Henrik Stenson is Europe’s choice to be the Ryder Cup captain for the 2023 matches in Italy with an announcement Tuesday indicating the Swede has decided not to join a Saudi-funded rival league.
Stenson was a logical choice for Europe. A former British Open champion who has captured top honors on the European Tour and PGA Tour, he has played on five Ryder Cup teams and served as vice captain last September at Whistling Straits.
“The Ryder Cup is golf, and sport, at its very best,” Stenson said.
Luke Donald and Robert Karlsson also were considered.
Stenson is the first Swede to be captain and faces a big order. Europe suffered its worst loss ever at Whistling Straits, 19-9, to an American team loaded with youth, hunger and attitude.
Zach Johnson was announced as the U.S. captain for the 2023 matches at Marco Simone outside Rome. It will be Italy’s first time hosting the Ryder Cup.
“It is a huge honor and I was humbled to get the call confirming the news,” Stenson said. “I would like to thank the selection panel for believing in me and will say to them, and every European golf fan, that I will do everything in my power and leave no stone unturned in the quest to get the Ryder Cup back in European hands.”
Europe typically announces its captain at the start of the year — six of the last seven captains have been introduced before the end of January.
Stenson, however, was among those mentioned as being tempted by a “Super Golf League” that Greg Norman is trying to put together backed by Saudi Arabia’s sovereign wealth fund.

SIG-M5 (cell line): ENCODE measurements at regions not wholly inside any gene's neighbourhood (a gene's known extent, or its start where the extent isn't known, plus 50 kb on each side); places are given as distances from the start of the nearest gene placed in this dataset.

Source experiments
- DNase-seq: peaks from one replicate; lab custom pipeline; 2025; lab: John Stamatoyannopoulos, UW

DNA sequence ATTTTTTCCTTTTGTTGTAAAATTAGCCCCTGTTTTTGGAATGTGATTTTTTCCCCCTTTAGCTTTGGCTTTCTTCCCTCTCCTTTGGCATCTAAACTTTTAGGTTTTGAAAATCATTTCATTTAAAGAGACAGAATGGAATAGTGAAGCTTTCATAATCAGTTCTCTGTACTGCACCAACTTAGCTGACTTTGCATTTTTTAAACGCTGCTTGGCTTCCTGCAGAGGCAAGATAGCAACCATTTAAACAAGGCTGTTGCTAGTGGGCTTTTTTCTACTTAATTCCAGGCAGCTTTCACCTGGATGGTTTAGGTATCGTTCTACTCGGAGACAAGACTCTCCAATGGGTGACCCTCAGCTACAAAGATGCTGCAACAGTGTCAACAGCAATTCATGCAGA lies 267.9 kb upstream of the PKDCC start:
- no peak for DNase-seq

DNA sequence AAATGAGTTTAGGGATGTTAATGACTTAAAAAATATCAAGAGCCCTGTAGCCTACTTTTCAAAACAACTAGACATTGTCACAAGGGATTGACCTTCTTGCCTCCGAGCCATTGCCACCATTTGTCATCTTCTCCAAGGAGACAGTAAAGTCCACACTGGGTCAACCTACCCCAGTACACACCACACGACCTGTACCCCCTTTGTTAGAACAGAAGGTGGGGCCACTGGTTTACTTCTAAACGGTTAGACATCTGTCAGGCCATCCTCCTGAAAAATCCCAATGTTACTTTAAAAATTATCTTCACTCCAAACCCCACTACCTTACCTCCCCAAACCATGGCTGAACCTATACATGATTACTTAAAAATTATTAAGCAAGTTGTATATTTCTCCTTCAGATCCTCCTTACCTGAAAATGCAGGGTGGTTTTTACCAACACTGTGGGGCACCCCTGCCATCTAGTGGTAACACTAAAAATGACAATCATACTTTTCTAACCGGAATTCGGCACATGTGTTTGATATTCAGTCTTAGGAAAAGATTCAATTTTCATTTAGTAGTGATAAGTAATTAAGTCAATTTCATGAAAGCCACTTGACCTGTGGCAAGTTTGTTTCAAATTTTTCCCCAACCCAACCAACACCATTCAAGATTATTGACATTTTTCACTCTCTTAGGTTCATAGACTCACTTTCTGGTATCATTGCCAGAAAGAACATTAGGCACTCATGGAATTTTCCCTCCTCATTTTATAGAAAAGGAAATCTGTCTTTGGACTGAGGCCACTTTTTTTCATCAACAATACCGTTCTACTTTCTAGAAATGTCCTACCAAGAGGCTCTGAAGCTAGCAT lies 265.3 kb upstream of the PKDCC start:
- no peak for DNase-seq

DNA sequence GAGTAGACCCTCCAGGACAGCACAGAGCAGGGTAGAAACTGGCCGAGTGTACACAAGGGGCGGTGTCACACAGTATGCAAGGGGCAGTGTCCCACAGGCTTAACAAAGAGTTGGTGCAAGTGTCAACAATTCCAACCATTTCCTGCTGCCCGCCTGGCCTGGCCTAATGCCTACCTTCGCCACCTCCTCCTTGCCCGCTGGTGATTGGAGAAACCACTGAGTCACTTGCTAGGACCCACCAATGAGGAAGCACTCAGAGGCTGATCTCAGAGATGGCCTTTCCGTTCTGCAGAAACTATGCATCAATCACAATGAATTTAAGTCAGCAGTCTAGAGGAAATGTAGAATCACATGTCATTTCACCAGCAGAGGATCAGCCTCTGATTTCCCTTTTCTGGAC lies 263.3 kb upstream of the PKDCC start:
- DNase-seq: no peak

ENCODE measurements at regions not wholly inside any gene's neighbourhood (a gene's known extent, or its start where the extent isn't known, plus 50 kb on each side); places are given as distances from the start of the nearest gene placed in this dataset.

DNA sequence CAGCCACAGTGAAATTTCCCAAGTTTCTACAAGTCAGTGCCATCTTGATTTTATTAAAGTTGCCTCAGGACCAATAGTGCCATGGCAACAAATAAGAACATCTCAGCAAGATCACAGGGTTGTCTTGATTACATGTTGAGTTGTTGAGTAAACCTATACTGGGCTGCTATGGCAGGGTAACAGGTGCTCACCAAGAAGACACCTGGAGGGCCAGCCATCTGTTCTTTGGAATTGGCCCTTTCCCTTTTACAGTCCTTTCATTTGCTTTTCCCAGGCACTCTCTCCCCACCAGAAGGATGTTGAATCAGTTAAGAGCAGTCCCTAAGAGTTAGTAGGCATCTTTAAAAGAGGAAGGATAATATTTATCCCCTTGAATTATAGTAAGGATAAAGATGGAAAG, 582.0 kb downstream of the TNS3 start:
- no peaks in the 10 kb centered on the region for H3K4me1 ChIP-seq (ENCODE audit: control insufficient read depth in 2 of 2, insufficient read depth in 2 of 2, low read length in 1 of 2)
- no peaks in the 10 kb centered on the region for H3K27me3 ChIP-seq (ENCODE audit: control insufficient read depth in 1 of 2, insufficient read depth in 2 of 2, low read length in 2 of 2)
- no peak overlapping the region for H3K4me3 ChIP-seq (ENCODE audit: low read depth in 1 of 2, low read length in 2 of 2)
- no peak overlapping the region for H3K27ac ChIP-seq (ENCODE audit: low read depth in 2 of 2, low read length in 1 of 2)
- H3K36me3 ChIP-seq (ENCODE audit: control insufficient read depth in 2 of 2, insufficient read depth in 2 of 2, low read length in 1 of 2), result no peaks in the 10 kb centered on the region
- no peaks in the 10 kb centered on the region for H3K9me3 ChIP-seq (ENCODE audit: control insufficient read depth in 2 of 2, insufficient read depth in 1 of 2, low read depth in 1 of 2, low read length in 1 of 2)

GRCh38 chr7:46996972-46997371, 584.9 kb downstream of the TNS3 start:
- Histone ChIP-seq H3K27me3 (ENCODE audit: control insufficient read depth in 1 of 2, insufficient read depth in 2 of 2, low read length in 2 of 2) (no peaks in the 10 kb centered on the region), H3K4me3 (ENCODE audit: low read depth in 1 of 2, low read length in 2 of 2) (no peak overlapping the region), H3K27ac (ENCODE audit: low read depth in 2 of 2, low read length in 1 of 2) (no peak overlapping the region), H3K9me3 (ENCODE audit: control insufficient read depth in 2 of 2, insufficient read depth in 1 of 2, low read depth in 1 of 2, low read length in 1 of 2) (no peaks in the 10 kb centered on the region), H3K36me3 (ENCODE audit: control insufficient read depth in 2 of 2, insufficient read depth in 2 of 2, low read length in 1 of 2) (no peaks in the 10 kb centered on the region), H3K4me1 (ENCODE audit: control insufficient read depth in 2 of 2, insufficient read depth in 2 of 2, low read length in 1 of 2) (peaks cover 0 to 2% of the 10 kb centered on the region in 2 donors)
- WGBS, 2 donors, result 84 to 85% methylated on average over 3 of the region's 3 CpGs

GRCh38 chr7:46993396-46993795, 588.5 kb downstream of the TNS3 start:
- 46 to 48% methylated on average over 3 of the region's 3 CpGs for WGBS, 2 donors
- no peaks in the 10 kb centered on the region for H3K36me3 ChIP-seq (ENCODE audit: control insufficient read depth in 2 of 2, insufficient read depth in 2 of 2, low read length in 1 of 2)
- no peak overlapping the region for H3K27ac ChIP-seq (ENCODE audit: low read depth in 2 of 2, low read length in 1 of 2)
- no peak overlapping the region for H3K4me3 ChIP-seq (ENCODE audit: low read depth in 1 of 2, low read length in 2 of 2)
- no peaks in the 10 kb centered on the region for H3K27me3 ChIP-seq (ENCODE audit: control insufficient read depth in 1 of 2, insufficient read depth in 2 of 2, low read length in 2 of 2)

Given the challenge to the European tour and the PGA Tour, players who signed up for a rival league would lose out on the Ryder Cup.
The 45-year-old Stenson is popular on both sides of the Atlantic, known for his dry wit, occasional pranks and top performance. Along with becoming the first Swedish man to win a major, he won the FedEx Cup on the PGA Tour and the Race to Dubai on the European tour.
Stenson played his first Ryder Cup at The K Club in Ireland in 2006 and holed the cup-clinching putt in a European rout. He has missed only the 2010 and 2012 matches since then.
“He comes with all the credibility of what he has achieved, and as we all know a dry a sense of humor and a fantastic warm personality,” said Guy Kinnings, the European Ryder Cup director. “But he is also a ferocious competitor. He is hugely respected by the players and admired by everyone involved with the game and the Ryder Cup.”
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